Is there a consequence for our sin? You bet there is. When you're tempted to open up the internet, and go to that site you have no business being on; when you're tempted to watch that film or television program that appeals to the wrong kind of desires within you; when you're tempted to begin or continue that relationship with someone that you know is not consistent with God's will; when in your business you feel there is something to be gained from a little deception, being a little misleading in what you are saying about a product or service. James is saying, our evil desires will lure us away, drag us away and deceive us. The bait of temptation will always offer us something we desire, but it will also deceive us into overlooking the inevitable consequence of our sin. Giving in to temptation might not kill you but for every temptation you give into you will pay a consequence.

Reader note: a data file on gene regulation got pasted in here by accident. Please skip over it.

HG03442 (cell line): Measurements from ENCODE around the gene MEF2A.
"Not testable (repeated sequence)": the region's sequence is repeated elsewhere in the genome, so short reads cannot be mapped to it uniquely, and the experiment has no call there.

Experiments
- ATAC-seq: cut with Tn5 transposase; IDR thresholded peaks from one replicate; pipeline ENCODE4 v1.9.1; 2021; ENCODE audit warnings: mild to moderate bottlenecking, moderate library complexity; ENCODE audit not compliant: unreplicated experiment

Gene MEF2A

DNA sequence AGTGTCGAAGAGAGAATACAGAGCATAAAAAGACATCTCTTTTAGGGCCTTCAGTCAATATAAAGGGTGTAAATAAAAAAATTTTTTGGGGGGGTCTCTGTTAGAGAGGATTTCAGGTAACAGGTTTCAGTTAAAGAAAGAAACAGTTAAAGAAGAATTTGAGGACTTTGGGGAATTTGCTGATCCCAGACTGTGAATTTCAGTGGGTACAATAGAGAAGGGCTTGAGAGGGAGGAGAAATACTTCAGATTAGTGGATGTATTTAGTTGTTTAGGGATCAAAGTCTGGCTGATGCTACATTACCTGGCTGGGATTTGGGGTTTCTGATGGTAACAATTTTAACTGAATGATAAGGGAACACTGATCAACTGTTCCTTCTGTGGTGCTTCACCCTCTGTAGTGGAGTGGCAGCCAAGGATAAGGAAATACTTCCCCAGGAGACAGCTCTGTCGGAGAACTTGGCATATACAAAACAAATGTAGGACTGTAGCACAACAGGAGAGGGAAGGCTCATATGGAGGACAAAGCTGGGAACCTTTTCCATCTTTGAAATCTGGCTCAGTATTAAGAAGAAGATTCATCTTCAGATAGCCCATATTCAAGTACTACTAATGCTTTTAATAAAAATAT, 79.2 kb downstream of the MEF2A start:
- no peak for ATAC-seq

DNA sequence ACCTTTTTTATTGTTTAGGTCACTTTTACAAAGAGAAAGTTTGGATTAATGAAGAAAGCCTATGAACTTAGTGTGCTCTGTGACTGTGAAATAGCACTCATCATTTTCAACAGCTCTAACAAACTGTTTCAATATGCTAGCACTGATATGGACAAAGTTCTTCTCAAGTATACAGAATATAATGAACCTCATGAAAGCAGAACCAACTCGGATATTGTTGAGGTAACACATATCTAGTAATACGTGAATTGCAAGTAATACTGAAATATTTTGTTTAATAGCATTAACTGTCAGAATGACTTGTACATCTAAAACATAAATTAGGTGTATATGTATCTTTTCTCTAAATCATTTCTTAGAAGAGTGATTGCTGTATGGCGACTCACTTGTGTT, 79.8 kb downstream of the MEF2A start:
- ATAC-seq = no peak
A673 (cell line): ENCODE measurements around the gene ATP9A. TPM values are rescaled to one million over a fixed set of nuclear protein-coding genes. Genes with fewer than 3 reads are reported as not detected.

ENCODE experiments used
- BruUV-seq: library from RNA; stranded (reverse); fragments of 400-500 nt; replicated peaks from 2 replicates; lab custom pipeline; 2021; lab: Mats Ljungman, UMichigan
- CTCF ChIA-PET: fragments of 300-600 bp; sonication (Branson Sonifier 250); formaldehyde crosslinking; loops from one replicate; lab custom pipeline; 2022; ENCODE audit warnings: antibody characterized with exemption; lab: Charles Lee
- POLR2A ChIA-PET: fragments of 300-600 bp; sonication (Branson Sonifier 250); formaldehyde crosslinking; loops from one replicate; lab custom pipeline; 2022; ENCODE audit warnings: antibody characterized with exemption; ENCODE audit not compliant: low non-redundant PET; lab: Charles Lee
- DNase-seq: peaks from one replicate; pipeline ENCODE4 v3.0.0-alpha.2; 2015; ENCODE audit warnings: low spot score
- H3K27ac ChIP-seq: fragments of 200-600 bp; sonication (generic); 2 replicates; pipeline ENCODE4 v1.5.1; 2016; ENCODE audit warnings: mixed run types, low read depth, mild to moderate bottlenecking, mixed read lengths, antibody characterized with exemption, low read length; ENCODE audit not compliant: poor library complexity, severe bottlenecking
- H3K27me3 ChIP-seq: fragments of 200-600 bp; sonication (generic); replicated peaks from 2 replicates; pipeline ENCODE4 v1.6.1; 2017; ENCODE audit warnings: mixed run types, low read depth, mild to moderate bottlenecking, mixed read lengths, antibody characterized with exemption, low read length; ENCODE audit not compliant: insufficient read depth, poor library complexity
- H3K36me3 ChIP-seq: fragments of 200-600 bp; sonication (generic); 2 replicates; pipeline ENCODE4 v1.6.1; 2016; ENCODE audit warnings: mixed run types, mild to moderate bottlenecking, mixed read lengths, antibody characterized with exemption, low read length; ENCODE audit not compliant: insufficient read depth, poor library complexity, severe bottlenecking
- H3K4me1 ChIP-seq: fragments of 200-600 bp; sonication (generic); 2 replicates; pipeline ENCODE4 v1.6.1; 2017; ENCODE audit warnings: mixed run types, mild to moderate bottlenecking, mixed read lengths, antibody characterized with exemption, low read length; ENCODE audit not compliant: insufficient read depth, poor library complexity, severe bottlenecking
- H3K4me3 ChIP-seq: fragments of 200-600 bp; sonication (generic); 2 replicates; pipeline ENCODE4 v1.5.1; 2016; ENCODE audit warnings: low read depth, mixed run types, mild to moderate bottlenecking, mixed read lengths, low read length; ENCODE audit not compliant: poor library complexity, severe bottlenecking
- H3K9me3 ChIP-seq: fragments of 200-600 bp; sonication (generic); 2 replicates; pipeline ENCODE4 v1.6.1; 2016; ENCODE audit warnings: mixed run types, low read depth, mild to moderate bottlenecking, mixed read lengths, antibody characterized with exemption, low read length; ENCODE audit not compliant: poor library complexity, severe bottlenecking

This is the anatomy of temptation, the process that leads from temptation to sin, desire, deception, disobedience and death.
Secondly, James gives us three ways to overcome temptation in verses 15-18. James gives us three ways to resist temptation. First of all, look ahead to God's judgment verse 15, "Then, after desire has conceived, it gives birth to sin, and sin, when it is full-grown, gives birth to death." We have already looked at this truth. When faced with a temptation, we must get our eyes,
off of the "bait" and look ahead to the consequences of taking the bait. This should act as a deterrent to giving in to temptation.